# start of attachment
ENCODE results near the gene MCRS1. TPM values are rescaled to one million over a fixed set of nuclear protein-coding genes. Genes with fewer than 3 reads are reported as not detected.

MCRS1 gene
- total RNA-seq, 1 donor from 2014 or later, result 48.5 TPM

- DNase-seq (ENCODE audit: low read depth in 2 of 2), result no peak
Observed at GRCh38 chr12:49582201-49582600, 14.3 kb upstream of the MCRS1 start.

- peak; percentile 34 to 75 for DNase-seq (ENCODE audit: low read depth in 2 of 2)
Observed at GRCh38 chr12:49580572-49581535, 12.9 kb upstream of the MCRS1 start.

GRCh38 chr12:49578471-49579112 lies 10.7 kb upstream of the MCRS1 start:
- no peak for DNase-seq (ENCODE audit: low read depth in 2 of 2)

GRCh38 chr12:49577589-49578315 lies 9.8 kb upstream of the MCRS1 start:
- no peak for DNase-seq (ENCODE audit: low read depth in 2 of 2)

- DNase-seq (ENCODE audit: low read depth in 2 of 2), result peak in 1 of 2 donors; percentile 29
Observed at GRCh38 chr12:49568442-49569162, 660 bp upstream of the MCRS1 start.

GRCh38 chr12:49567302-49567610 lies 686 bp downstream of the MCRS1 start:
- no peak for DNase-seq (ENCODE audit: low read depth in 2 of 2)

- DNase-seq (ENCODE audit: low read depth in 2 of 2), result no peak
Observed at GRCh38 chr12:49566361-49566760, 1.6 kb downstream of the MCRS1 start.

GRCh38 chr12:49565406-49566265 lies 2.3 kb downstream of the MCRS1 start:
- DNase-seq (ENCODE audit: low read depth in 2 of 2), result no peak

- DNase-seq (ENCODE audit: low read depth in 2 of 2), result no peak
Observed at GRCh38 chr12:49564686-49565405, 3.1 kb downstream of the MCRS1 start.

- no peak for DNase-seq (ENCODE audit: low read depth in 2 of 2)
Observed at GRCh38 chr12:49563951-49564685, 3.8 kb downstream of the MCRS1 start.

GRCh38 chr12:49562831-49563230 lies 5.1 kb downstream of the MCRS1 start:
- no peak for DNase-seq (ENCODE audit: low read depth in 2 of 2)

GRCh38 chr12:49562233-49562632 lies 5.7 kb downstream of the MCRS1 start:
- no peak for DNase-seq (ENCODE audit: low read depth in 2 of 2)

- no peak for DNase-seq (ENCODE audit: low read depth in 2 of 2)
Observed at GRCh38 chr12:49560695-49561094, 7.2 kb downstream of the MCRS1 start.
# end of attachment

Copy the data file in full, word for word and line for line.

ENCODE results near the gene MCRS1. TPM values are rescaled to one million over a fixed set of nuclear protein-coding genes. Genes with fewer than 3 reads are reported as not detected.

MCRS1 gene
- total RNA-seq, 1 donor from 2014 or later, result 48.5 TPM

- DNase-seq (ENCODE audit: low read depth in 2 of 2), result no peak
Observed at GRCh38 chr12:49582201-49582600, 14.3 kb upstream of the MCRS1 start.

- peak; percentile 34 to 75 for DNase-seq (ENCODE audit: low read depth in 2 of 2)
Observed at GRCh38 chr12:49580572-49581535, 12.9 kb upstream of the MCRS1 start.

GRCh38 chr12:49578471-49579112 lies 10.7 kb upstream of the MCRS1 start:
- no peak for DNase-seq (ENCODE audit: low read depth in 2 of 2)

GRCh38 chr12:49577589-49578315 lies 9.8 kb upstream of the MCRS1 start:
- no peak for DNase-seq (ENCODE audit: low read depth in 2 of 2)

- DNase-seq (ENCODE audit: low read depth in 2 of 2), result peak in 1 of 2 donors; percentile 29
Observed at GRCh38 chr12:49568442-49569162, 660 bp upstream of the MCRS1 start.

GRCh38 chr12:49567302-49567610 lies 686 bp downstream of the MCRS1 start:
- no peak for DNase-seq (ENCODE audit: low read depth in 2 of 2)

- DNase-seq (ENCODE audit: low read depth in 2 of 2), result no peak
Observed at GRCh38 chr12:49566361-49566760, 1.6 kb downstream of the MCRS1 start.

GRCh38 chr12:49565406-49566265 lies 2.3 kb downstream of the MCRS1 start:
- DNase-seq (ENCODE audit: low read depth in 2 of 2), result no peak

- DNase-seq (ENCODE audit: low read depth in 2 of 2), result no peak
Observed at GRCh38 chr12:49564686-49565405, 3.1 kb downstream of the MCRS1 start.

- no peak for DNase-seq (ENCODE audit: low read depth in 2 of 2)
Observed at GRCh38 chr12:49563951-49564685, 3.8 kb downstream of the MCRS1 start.

GRCh38 chr12:49562831-49563230 lies 5.1 kb downstream of the MCRS1 start:
- no peak for DNase-seq (ENCODE audit: low read depth in 2 of 2)

GRCh38 chr12:49562233-49562632 lies 5.7 kb downstream of the MCRS1 start:
- no peak for DNase-seq (ENCODE audit: low read depth in 2 of 2)

- no peak for DNase-seq (ENCODE audit: low read depth in 2 of 2)
Observed at GRCh38 chr12:49560695-49561094, 7.2 kb downstream of the MCRS1 start.